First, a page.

There are myriad reasons why the majority of Americans don’t want to see a certain twice- impeached, four-times-indicted former president back on the ballot. In recent weeks, an argument against Donald Trump holding office has shifted from the edges of the pages of law reviews to the center of national political discussion. It’s not about whether Trump should or could become president again, but the more fundamental question of whether he is even eligible to run.
If you’re not up on your constitutional amendments, Trump and his allies aren’t either. While the 14th Amendment is well known for its equal protection clause, its lesser-known insurrection clause states that any former official who engages in insurrection against the United States government is categorically ineligible to hold elected office.
Legal scholars across the ideological spectrum are backing this argument. In the past month, lawsuits to prevent Trump’s unlawful access to state ballots were filed in Colorado and Minnesota, with more expected. One of Trump’s fellow presidential hopefuls even raised it in the first GOP debate.
The arguments against Trump’s disqualification fall into two general categories: pragmatic and legal. The pragmatists sidestep the constitutional requirement altogether, foregrounding Trump’s continued GOP popularity. The legal camp argues that the insurrection clause doesn’t apply to Trump.
Here’s a rundown of these common arguments, and why they’re wrong:
Myth #1: Disqualifying a presidential candidate from the ballot would be unprecedented.
False. Would-be candidates regularly get rejected for failure to meet the constitutional requirements for the office. The Colorado lawsuit against Trump’s qualification points out that people seeking to run for president have been rejected by election officials for failing to meet other requirements, such as being a natural-born citizen of the United States.
Using the 14th Amendment in particular to disqualify a politician has also been done before. In 2022, a New Mexico court booted a county official from office for boosting the January 6 insurrection and barred him from future office under the 14th Amendment.
Myth #2: Trump is too big to bar. It would upend politics to disqualify the GOP’s frontrunner from the ballot.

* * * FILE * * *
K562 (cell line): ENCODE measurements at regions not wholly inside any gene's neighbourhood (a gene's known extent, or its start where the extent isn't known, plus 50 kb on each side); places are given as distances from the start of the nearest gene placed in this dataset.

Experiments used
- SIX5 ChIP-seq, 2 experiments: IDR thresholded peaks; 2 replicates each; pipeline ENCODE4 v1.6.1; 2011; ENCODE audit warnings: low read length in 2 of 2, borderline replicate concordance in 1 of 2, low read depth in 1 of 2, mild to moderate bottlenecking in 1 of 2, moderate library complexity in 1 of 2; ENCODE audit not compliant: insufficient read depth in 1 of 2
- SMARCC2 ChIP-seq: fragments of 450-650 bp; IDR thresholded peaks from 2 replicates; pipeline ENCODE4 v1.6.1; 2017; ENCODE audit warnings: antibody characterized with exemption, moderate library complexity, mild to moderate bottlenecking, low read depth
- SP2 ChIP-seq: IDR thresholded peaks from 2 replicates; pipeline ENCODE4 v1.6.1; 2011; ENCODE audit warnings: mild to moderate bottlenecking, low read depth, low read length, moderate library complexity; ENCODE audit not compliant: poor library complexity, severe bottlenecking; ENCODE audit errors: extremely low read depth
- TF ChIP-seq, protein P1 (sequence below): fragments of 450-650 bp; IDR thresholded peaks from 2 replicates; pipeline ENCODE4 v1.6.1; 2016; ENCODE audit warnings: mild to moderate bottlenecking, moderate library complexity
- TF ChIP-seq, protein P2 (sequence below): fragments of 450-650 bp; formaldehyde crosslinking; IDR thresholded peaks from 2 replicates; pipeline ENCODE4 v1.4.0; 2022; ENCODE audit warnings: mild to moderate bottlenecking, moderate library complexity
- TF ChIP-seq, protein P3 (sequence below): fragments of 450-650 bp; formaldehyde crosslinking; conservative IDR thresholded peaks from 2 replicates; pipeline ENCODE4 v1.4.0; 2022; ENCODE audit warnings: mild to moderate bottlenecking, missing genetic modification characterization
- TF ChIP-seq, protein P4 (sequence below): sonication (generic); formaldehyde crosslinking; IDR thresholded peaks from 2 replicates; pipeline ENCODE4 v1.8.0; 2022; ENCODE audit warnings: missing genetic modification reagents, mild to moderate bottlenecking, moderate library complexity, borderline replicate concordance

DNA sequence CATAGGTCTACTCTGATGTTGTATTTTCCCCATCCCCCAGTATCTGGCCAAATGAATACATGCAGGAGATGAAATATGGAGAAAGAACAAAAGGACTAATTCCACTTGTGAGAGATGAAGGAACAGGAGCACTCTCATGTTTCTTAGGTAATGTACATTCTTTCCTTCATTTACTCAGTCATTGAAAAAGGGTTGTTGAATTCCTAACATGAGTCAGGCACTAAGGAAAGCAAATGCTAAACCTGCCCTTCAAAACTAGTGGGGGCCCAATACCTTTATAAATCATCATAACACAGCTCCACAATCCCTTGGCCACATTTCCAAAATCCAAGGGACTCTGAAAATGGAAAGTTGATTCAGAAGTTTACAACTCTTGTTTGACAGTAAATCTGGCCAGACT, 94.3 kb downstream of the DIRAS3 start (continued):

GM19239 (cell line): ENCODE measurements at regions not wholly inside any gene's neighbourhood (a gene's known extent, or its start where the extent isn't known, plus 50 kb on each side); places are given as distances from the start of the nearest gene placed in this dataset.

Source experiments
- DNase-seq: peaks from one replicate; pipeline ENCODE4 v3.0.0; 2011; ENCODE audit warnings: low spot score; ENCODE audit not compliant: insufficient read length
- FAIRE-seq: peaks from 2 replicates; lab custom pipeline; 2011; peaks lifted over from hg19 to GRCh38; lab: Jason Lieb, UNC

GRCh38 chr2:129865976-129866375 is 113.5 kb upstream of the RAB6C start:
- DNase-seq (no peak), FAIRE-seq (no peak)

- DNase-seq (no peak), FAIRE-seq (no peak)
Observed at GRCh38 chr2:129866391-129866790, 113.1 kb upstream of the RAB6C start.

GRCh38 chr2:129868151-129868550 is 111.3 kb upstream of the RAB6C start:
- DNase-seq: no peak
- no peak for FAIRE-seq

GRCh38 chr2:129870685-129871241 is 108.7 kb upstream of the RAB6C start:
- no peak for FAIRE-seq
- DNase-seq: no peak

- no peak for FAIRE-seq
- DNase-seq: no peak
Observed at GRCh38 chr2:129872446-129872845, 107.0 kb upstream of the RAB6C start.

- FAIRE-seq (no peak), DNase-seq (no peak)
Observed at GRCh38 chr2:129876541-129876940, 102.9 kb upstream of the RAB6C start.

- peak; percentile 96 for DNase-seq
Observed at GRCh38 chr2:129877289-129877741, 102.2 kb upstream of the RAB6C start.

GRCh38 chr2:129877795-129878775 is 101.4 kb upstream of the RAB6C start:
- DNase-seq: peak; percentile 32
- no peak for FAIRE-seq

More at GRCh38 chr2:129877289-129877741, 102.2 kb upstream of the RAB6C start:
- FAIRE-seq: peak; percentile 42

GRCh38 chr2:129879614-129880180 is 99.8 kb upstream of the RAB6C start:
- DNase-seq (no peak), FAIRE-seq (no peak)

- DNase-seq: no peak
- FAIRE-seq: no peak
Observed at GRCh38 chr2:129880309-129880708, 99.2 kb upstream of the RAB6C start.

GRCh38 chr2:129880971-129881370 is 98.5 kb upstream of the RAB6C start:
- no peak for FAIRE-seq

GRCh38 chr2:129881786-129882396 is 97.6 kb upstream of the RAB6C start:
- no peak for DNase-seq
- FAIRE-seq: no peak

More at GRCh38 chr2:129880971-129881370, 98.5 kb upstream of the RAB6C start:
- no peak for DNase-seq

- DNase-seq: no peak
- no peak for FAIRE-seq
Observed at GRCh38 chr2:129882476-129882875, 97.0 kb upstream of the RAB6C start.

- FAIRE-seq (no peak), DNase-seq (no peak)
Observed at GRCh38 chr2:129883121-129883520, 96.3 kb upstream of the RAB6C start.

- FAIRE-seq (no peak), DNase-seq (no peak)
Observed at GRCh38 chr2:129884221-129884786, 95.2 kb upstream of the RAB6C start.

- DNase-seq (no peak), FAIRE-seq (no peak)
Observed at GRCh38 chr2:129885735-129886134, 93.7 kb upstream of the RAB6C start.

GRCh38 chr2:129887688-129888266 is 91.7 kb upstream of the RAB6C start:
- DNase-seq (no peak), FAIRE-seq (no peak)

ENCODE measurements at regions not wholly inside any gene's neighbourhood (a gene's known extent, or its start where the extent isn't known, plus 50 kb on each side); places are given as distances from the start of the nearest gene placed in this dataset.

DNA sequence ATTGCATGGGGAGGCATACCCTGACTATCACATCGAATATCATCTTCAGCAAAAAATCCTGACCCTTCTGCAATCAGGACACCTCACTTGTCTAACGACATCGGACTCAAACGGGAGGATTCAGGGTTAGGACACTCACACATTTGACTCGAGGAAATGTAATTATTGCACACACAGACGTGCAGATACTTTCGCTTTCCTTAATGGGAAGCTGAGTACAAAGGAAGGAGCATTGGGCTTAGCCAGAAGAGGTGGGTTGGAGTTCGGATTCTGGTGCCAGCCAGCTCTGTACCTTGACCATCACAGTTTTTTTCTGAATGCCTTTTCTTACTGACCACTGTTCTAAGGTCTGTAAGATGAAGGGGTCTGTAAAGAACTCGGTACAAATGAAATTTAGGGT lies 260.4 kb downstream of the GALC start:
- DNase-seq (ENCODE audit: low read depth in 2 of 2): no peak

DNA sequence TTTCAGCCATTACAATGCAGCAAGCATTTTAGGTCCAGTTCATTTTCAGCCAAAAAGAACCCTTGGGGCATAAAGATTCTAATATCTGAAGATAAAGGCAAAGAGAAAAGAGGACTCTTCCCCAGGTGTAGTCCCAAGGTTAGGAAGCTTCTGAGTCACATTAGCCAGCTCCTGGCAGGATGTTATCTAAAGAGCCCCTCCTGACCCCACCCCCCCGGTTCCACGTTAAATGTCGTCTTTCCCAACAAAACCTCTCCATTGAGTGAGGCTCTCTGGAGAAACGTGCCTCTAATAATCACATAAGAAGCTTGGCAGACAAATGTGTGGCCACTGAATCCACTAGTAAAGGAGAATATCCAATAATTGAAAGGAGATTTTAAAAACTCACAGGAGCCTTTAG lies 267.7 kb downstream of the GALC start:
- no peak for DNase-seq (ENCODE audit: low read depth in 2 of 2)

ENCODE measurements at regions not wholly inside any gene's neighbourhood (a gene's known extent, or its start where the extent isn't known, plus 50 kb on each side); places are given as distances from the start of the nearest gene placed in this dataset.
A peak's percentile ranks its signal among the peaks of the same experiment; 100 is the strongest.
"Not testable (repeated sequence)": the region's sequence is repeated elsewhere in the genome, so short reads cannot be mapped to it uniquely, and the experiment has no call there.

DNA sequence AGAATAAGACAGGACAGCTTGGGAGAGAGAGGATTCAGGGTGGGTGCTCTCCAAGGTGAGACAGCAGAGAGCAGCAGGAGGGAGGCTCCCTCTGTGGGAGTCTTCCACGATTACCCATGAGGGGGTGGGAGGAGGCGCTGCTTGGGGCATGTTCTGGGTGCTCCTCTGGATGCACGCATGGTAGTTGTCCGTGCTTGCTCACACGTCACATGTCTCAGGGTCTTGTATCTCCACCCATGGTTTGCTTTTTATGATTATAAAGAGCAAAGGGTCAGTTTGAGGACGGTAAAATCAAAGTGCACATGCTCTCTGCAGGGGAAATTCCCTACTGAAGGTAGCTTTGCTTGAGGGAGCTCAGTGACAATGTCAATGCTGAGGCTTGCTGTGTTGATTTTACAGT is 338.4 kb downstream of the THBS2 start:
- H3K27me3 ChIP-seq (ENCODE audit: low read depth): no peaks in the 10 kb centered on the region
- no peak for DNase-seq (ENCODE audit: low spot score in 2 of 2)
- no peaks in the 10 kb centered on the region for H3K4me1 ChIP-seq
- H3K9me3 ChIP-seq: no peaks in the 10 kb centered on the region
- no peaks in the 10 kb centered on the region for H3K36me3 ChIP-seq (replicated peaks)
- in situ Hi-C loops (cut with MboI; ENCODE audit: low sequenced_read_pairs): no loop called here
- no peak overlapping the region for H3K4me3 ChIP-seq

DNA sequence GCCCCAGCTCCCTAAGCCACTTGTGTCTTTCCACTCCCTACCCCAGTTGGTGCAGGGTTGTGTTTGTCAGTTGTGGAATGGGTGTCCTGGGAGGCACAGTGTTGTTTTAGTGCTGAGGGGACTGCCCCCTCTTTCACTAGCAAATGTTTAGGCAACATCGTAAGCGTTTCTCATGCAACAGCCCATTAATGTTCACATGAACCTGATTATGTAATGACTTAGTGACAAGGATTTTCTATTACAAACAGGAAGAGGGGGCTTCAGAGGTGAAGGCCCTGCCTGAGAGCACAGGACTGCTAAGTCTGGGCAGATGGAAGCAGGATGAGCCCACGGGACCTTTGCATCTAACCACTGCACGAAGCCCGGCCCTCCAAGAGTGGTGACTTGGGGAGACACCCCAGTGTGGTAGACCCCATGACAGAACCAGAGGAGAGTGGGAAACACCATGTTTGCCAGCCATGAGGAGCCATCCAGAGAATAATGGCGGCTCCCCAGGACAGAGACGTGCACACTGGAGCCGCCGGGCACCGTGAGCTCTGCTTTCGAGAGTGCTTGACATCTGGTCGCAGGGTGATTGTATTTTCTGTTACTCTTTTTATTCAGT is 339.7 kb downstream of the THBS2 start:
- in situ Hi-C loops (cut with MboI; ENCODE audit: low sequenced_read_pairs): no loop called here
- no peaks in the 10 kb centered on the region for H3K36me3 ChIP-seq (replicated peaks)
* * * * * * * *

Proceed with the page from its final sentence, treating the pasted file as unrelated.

Irrelevant. It shouldn’t matter how popular Trump is, whether he’s a former president, or if he’s a frontrunner. If he’s disqualified from the ballot, then that preempts any considerations about his popularity as a candidate, just as it would if he were under thirty-five or not a U.S. citizen.
Myth #3: It would lead to more political violence.
The far more dangerous step would be to ignore his actions out of fear of his retaliation. Trump already thinks he can do whatever he wants with impunity, a belief that has created the unrestrained Trump we all know. We cannot afford to tailor the Constitution’s enforcement to make it so.
Myth #4: Trump hasn’t been convicted of insurrection.
It doesn’t matter. Legal scholars say this clause of the 14th Amendment is “self-executing,” meaning Congress doesn’t have to pass a law declaring something an insurrection, and no courts have to convict someone of insurrection. Rather, it applies “directly and immediately upon those who betray their oaths to the Constitution,” according to Harvard Constitutional Law Professor Emeritus Lawrence Tribe and former U.S. federal judge J. Michael Luttig. And the January 6 Select Committee Report gave ample evidence which proves Trump’s leading role in the insurrection.
Myth #5: The 14th Amendment doesn’t apply to presidents.
The amendment seems to go out of its way to include “any office … under the United States.” You don’t need a law degree to understand that the presidency is an office under the United States.
Trump’s actions upended our system of government. His failed coup attempt had real consequences: Five people died and trust in American democracy was weakened across the country and globally. And while Trump’s decades of impunity as a corrupt business magnate might have suggested otherwise, his actions have consequences for him, as well.
When Trump tried to overthrow the government, he disqualified himself from holding office—not only morally, but also constitutionally.
This column was produced for Progressive Perspectives, a project of The Progressive magazine, and distributed by Tribune News Service.